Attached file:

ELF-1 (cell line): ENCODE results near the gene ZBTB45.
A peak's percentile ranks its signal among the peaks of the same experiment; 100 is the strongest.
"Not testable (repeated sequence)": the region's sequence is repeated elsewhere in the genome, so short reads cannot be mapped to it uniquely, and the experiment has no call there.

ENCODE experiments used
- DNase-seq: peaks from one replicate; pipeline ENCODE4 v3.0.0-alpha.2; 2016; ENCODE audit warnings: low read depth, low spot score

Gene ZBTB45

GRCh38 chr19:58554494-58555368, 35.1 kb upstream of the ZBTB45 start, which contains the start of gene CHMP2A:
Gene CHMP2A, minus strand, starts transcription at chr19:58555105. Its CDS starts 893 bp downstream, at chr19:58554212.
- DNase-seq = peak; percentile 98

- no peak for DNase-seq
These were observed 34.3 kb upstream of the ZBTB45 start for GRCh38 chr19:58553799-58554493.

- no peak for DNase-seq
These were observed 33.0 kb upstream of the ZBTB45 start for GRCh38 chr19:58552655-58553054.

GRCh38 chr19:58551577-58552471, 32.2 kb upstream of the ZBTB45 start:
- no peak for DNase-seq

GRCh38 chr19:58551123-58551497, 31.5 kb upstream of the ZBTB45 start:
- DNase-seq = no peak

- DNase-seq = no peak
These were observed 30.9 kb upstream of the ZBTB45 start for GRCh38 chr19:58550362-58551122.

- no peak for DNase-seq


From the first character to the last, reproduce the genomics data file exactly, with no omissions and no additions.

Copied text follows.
ELF-1 (cell line): ENCODE results near the gene ZBTB45.
A peak's percentile ranks its signal among the peaks of the same experiment; 100 is the strongest.
"Not testable (repeated sequence)": the region's sequence is repeated elsewhere in the genome, so short reads cannot be mapped to it uniquely, and the experiment has no call there.

ENCODE experiments used
- DNase-seq: peaks from one replicate; pipeline ENCODE4 v3.0.0-alpha.2; 2016; ENCODE audit warnings: low read depth, low spot score

Gene ZBTB45

GRCh38 chr19:58554494-58555368, 35.1 kb upstream of the ZBTB45 start, which contains the start of gene CHMP2A:
Gene CHMP2A, minus strand, starts transcription at chr19:58555105. Its CDS starts 893 bp downstream, at chr19:58554212.
- DNase-seq = peak; percentile 98

- no peak for DNase-seq
These were observed 34.3 kb upstream of the ZBTB45 start for GRCh38 chr19:58553799-58554493.

- no peak for DNase-seq
These were observed 33.0 kb upstream of the ZBTB45 start for GRCh38 chr19:58552655-58553054.

GRCh38 chr19:58551577-58552471, 32.2 kb upstream of the ZBTB45 start:
- no peak for DNase-seq

GRCh38 chr19:58551123-58551497, 31.5 kb upstream of the ZBTB45 start:
- DNase-seq = no peak

- DNase-seq = no peak
These were observed 30.9 kb upstream of the ZBTB45 start for GRCh38 chr19:58550362-58551122.

- no peak for DNase-seq